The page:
While this ‘death of the manual’ movement has raged like a fire through the workshops of other automotive manufacturers, nobody really expected the flames to be fanned as far as the doors of Zuffenhausen. After all, a Porsche has always been about style over outright speed – exemplified by the company’s time-honoured tradition of placing the tachometer and not the speedometer in the centre of the 911’s five dials. It’s how you get there, not how fast.

And yet, as is well documented, it was the 991 generation which began to change the 911’s relationship with the manual gearbox from the get-go. Upon launch at the tail end of 2011, enthusiasts found the six-speed stick shift in the 997.2 replaced by an all-new gearbox for the 991.1, which featured an additional seventh ratio. Conceptually something of a modern-day overdrive gear, this seventh ratio was exceedingly tall, intended for cruising on motorways or the Autobahn, all the while keeping engine revs low and thus improving the new 911’s MPG return.

On paper these changes made sense, but in reality enthusiasts struggled to adapt to the feel of the seven-speed shifter, it unnecessarily clunky and lacking a directness through each gate which the 997’s unit had mastered so wonderfully. Somewhere beneath that protracted H-pattern, Porsche’s slick stick shift had seemingly been lost.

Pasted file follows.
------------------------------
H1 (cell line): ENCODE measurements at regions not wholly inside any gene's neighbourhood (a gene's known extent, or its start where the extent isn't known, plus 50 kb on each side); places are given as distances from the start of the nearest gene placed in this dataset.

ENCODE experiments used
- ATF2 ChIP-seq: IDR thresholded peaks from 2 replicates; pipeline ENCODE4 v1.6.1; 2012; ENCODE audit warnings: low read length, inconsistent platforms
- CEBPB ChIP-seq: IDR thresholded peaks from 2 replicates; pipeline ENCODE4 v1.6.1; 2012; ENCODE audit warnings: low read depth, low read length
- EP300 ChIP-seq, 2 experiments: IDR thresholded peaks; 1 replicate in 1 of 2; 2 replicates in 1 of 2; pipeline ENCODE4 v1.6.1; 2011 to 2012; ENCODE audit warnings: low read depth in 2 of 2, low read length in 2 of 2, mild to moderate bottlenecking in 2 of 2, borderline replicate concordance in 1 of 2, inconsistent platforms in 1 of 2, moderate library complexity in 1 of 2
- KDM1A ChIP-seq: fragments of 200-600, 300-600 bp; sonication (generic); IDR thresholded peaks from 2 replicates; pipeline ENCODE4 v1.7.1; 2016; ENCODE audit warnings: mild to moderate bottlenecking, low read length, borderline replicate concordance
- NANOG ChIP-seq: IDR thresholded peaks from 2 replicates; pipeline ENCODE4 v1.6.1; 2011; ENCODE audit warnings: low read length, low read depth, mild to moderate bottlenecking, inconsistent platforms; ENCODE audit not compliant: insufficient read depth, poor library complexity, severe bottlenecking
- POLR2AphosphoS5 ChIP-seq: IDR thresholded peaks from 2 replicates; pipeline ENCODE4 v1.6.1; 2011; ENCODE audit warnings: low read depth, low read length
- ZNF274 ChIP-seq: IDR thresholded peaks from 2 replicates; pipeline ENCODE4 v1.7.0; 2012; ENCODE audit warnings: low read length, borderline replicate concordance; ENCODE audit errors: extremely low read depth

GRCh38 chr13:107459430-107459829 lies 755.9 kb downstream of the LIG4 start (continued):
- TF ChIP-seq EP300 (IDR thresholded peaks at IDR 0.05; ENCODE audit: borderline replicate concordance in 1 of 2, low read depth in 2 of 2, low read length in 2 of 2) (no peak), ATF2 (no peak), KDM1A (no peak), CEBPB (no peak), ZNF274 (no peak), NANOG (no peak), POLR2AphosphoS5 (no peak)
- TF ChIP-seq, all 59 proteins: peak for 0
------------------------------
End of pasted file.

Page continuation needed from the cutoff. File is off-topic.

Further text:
Then the arrival of Porsche’s first 991-generation GT car in 2013 gave rise to another revelation. The GT3 was presented for the first time with a PDK-only transmission, Porsche telling Total 911 in issue 99 at the time: “There’s no chance of a manual gearbox in the future.” The PDK-only GT3 RS that followed went some way to hammering home the point, which left many enthusiasts wondering what future lay ahead for the manual gearbox in a Porsche.

Alas, we know how the script developed from there. A wave of appreciation for manual gearboxes (some might even have called it a public outcry) brought about the Carrera S-engined Cayman GT4 in 2015, before the emphatic arrival of the 991 R in 2016 as the 911’s saviour of the stick shift.

The R proved Porsche’s GT department was prepared to listen to its customers, yet the car’s exclusivity (just 991 were produced worldwide)
meant only a few could benefit from this significant U-turn in company policy. Porsche again listened, unveiling the 991.2 GT3 last year with PDK but, crucially, a six-speed manual gearbox was available as a no-cost option.

The company went further still. For those who couldn’t get their hands on this latest prize GT car, Porsche presented the Carrera T: essentially a pared back and driver-honed version of its base Carrera 911. The line-up was thus complete, with stick shift available, at last, throughout the entire contemporary model range.

So, these are the crusaders; reviving the spirit and flair of the manual gearbox, this the crucial ingredient in any sports car that wishes to be associated with any notion of an analogue, purist drive. The big question, of course, is what is the driving experience on offer from all three?

For the full article, including expert buying tips for each 911 Cabriolet model, pick up your copy of Total 911 issue 168 in shops now or get it delivered directly to your door via here. Alternatively you can download the issue to any Apple or Android device. 


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911 icon: Andreas Preuninger